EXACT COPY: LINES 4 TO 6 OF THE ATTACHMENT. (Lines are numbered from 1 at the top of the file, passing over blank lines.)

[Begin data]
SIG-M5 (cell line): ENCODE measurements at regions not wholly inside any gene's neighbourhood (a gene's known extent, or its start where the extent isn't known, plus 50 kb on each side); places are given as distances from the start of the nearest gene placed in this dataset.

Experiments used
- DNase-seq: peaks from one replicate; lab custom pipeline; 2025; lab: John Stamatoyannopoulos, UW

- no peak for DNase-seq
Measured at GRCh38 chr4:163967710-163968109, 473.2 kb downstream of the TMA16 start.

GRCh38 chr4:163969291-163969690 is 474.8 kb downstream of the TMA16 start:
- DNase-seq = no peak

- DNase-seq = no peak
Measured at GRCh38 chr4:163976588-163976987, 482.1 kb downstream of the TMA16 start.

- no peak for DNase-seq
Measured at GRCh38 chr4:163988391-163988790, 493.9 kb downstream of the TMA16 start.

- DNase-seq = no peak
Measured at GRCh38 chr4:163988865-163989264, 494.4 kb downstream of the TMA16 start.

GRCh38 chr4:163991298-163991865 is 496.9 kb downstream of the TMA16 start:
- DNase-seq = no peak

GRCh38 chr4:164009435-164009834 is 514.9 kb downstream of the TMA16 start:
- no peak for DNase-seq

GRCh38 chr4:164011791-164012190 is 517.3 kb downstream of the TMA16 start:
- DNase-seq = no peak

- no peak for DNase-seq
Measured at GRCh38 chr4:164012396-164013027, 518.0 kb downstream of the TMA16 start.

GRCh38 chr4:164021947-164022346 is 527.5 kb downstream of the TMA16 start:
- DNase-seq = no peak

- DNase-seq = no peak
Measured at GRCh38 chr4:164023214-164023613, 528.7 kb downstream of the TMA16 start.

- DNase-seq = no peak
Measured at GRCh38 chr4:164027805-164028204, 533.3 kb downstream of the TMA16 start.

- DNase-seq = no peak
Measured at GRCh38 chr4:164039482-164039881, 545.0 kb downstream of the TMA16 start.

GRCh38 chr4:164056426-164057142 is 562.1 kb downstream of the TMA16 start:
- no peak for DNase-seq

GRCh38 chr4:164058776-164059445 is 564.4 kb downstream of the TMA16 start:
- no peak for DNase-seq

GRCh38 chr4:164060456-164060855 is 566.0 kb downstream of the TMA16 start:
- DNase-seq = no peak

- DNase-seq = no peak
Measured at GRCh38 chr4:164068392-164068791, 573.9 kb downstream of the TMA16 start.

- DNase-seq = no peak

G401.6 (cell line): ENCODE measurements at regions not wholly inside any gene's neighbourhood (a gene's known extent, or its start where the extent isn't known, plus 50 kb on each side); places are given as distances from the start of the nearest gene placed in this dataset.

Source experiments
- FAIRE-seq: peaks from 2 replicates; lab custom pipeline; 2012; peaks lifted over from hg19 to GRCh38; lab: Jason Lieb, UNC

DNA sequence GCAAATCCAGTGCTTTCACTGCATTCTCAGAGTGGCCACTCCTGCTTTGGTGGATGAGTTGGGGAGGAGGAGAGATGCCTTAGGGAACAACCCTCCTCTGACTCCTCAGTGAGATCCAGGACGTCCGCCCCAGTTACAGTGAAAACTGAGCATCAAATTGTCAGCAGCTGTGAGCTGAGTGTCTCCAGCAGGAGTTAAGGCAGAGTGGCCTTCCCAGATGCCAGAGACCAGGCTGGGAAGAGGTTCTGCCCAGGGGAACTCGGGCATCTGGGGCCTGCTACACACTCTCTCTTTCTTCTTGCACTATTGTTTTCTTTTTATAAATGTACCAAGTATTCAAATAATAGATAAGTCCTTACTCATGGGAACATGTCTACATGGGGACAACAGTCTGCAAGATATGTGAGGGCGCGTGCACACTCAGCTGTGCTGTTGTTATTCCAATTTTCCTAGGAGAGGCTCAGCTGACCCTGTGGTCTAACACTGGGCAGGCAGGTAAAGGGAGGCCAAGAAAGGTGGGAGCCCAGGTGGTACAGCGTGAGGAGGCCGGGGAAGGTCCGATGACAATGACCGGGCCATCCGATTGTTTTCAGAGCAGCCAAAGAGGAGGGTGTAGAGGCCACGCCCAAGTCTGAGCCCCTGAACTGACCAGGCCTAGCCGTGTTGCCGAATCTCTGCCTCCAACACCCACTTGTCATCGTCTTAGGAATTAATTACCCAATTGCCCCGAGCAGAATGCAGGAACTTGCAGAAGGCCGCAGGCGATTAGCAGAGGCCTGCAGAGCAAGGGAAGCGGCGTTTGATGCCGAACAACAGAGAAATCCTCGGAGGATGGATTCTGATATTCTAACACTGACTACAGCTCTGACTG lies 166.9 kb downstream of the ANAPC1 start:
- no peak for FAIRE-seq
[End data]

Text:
- no peak for DNase-seq
Measured at GRCh38 chr4:163967710-163968109, 473.2 kb downstream of the TMA16 start.

GRCh38 chr4:163969291-163969690 is 474.8 kb downstream of the TMA16 start: